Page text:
Misir Ramberran launches TriniYaad
‘It is a little piece of Trinidad in the heart’ of Kingston
Following Misir Ramberran’s triumph in fusing Trinidadian and Jamaican flavours in his downtown venture, Wholesome Café, the chef is ready to launch his chefs-d’oeu·vre, TriniYaad.
Speaking with Food, the Trinidadian native says after the success following his interview in THE STAR earlier this year, there have been calls for more authentic cuisine from the twin-island republic.
“Since our first interview we got a lot of feedback. A lot of people asking for more Trinidad cuisine and they keep asking where is our spot, where is our spot. I think the time is right now for us to really to try this new venture and take on a new path in terms of the culinary cuisine of the country and the options and varieties.”
He continued, “It is going to be something new to Kingston. It is a little piece of Trinidad in the heart of the city and its called TriniYaad. It’s my Trinidadian cuisine but it’s done by Jamaicans, we call ourselves ‘Triniyaadians’. I compare Jamaica to three times the size of Trinidad. Our café back home was the same concept but a very small version, like a practice. So coming to Jamaica now and staring to use up more of the resources and have things more accessible to us, it makes it a lot easier to execute the vision I had back in Trinidad and I appreciate the fact that it’s a whole new audience so everyone can come on the journey at the same time.”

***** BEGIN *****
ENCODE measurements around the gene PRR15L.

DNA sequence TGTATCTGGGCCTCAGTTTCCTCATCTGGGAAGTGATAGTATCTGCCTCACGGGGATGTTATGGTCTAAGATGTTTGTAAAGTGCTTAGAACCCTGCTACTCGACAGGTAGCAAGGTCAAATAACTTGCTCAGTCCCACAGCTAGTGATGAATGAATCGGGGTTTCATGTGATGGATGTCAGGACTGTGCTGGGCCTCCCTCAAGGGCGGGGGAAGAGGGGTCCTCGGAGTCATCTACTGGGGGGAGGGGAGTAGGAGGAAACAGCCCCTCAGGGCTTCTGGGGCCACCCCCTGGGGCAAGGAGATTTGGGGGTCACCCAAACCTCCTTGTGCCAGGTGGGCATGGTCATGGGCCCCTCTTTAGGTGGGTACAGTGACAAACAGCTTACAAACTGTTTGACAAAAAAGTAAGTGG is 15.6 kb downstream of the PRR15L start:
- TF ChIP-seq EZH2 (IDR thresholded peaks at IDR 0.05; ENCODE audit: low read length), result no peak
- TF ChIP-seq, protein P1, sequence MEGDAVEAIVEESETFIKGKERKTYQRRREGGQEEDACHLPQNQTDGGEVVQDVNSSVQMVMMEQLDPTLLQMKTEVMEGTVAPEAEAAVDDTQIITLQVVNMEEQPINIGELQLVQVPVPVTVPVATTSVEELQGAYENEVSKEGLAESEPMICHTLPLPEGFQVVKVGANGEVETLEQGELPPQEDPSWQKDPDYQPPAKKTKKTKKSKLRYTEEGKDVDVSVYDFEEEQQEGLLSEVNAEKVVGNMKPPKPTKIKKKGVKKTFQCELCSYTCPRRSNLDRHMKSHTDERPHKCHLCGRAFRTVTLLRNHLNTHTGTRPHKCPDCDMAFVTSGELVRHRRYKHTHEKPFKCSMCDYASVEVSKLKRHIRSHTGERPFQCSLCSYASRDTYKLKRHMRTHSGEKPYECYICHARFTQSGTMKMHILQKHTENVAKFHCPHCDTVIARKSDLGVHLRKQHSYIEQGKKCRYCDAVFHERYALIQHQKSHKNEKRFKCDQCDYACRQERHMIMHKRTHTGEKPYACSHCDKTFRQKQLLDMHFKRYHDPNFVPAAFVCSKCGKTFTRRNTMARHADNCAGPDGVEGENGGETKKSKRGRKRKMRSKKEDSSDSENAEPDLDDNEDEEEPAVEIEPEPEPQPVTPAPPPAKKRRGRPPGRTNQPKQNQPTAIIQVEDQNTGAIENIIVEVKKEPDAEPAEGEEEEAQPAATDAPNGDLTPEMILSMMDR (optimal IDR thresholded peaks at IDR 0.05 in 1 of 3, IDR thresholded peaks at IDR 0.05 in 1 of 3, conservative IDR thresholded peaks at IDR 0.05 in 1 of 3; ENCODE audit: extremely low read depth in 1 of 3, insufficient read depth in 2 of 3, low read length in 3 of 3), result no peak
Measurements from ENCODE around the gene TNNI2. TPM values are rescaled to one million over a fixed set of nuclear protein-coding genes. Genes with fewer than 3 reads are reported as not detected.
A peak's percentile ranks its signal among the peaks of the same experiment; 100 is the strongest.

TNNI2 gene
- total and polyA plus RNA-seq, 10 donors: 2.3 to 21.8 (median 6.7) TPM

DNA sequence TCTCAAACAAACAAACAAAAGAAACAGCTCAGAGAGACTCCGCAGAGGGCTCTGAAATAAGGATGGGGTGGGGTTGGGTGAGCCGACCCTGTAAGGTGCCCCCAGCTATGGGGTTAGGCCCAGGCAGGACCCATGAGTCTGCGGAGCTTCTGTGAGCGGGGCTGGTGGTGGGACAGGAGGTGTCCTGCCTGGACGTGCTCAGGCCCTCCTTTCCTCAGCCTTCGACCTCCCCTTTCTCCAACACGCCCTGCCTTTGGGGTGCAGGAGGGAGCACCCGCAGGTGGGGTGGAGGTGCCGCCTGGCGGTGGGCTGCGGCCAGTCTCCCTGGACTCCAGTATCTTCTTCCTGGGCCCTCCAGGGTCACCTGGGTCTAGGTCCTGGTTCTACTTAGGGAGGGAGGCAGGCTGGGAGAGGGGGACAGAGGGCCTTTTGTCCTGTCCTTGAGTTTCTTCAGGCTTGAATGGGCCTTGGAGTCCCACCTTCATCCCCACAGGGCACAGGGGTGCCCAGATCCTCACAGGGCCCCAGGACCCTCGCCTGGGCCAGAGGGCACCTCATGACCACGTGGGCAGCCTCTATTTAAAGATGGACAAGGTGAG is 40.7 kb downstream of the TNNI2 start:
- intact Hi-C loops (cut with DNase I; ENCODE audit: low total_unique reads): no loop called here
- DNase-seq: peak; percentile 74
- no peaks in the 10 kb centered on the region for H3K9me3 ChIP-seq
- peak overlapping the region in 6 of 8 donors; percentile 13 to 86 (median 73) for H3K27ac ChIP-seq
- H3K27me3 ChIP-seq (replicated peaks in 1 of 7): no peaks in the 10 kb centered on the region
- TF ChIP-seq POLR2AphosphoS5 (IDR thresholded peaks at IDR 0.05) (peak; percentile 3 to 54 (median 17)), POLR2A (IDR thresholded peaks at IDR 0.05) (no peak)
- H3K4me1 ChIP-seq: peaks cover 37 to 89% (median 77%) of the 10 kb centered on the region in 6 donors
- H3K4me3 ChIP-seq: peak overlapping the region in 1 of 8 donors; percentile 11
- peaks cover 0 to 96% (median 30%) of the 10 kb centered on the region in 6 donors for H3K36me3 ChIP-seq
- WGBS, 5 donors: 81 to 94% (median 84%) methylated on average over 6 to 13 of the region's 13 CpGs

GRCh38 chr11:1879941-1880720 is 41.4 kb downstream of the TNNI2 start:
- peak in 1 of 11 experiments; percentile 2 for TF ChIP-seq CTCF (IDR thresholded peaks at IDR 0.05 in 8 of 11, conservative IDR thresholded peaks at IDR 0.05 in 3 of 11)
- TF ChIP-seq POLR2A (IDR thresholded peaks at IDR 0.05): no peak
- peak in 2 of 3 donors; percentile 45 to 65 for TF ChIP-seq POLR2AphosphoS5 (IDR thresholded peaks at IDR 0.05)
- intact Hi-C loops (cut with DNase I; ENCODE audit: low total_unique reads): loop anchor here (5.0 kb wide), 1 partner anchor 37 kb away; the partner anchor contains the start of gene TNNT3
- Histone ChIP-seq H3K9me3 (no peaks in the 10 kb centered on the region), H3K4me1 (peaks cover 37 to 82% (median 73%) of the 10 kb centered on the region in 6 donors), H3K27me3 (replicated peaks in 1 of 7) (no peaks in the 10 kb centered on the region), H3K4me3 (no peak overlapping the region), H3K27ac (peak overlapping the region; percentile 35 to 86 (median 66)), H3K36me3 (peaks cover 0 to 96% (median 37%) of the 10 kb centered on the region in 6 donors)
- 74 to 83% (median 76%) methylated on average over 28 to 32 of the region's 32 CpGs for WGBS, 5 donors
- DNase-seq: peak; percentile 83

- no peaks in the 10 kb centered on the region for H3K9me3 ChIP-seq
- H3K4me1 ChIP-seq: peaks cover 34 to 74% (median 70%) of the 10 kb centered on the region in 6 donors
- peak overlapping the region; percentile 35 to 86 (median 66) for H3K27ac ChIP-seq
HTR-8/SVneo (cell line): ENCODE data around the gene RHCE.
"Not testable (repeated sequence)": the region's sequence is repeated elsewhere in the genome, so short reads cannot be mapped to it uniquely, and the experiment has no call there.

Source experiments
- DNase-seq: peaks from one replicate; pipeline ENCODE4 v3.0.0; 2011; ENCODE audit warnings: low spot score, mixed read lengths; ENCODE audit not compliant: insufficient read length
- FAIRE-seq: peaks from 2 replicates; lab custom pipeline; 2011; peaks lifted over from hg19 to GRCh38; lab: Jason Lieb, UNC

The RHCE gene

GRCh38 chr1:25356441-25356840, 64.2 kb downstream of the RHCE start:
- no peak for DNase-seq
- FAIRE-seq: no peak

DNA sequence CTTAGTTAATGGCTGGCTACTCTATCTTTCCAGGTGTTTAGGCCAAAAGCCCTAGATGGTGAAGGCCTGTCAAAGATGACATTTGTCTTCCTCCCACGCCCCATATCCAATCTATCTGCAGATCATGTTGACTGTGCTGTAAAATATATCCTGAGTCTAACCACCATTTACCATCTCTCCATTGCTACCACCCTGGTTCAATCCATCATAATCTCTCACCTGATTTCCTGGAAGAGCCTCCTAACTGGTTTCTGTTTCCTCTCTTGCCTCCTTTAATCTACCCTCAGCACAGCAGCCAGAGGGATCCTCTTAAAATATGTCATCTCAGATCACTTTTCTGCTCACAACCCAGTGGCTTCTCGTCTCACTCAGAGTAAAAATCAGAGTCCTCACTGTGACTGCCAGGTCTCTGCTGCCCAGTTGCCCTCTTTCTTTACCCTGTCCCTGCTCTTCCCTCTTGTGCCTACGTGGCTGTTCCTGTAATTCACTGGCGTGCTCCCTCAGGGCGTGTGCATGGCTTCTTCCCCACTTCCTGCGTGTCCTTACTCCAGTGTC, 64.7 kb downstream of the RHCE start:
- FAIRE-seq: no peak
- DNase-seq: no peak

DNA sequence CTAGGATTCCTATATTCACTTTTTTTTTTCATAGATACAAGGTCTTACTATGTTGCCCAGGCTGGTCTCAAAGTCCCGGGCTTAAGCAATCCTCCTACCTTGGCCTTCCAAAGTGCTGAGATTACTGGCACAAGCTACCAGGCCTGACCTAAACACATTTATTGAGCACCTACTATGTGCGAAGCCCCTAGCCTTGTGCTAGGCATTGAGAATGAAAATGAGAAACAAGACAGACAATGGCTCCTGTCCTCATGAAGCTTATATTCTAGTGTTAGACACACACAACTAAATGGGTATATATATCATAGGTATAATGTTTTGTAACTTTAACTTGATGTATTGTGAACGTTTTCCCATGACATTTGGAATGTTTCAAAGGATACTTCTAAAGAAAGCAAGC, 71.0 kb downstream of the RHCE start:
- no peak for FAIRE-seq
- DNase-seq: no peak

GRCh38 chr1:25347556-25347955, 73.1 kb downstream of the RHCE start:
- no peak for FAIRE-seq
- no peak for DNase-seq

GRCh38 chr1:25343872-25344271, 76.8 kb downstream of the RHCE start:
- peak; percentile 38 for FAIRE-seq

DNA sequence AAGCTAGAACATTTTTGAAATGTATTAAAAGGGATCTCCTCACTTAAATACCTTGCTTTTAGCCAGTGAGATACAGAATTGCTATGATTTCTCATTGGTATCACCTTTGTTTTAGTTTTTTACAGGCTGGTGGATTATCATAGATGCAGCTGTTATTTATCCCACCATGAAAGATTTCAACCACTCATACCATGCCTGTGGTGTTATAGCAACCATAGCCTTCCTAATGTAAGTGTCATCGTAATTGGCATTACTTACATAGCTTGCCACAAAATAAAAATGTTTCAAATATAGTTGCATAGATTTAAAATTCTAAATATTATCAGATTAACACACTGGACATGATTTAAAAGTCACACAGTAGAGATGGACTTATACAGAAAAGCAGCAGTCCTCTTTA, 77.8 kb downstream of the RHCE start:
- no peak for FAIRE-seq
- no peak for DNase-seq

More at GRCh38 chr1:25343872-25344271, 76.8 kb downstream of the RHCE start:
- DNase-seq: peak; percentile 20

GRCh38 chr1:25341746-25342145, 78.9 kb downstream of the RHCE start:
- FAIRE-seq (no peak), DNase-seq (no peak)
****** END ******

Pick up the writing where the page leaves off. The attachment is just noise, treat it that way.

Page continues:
Carrying over their vegan-based menu, Ramberran says while all their meals will be largely accessible to most diets, patrons can add fish, shrimp, pork or beef.
“These names are the real Trinidadian names. Now that we got our baby toe in [the] door in terms of Jamaican culture, I think I wanna not just introduce the food, I did that already. I want to educate people on our cuisine, on our culture, on our food so that is why I decided to put the real names that we call it and instead of having to word it differently and we’ll just explain it. So it makes us more user-friendly with the customer,” he explained.
Now with the anniversary of his migration to Jamaica well behind him, Ramberran says he is better able to access ingredients necessary to their flavours.
“Previously, that was our biggest challenge but we made some connections in the country. A lot of people live by the rivers that have a lot of the ingredients that we need in Trinidad. There is access to it in Jamaica but Jamaicans don’t use it. So to find it, it’s not easy. It’s hard to find, but once you find it, it’s easy to get.”
While prepared to offer all the famous local foods of Trinidad, Ramberran says their most famous offering will be ‘doubles’ and ‘buss up shot’.
“Doubles and a very close second is buss up shot, it is a soft flaky type roti and it’s served with chickpeas and pumpkin and four or five different veggie options, and you could also add meat to it, but that is like one of the main dishes back home. Customers love it and it caters to every dietary restriction possible.”
Officially open six days a week, Ramberran, who initially intended to be a stay-at-home dad in Jamaica, says he is happy to bring a piece of Trinidad to Jamaican shores.
“We went from stay at home dad to never at home dad,” he joked, “but my kids are at the café all the time. We try to [have] Sundays as our day so we have a lot of family time. I think they also enjoy having a little piece of home in Kingston. It just makes everyone feel better, and that was our goal. To bring a little piece of home to all the foreigners and even the nationals because it’s expensive to go to Trinidad. So if we can bring it here, people can at least get a sample of it.”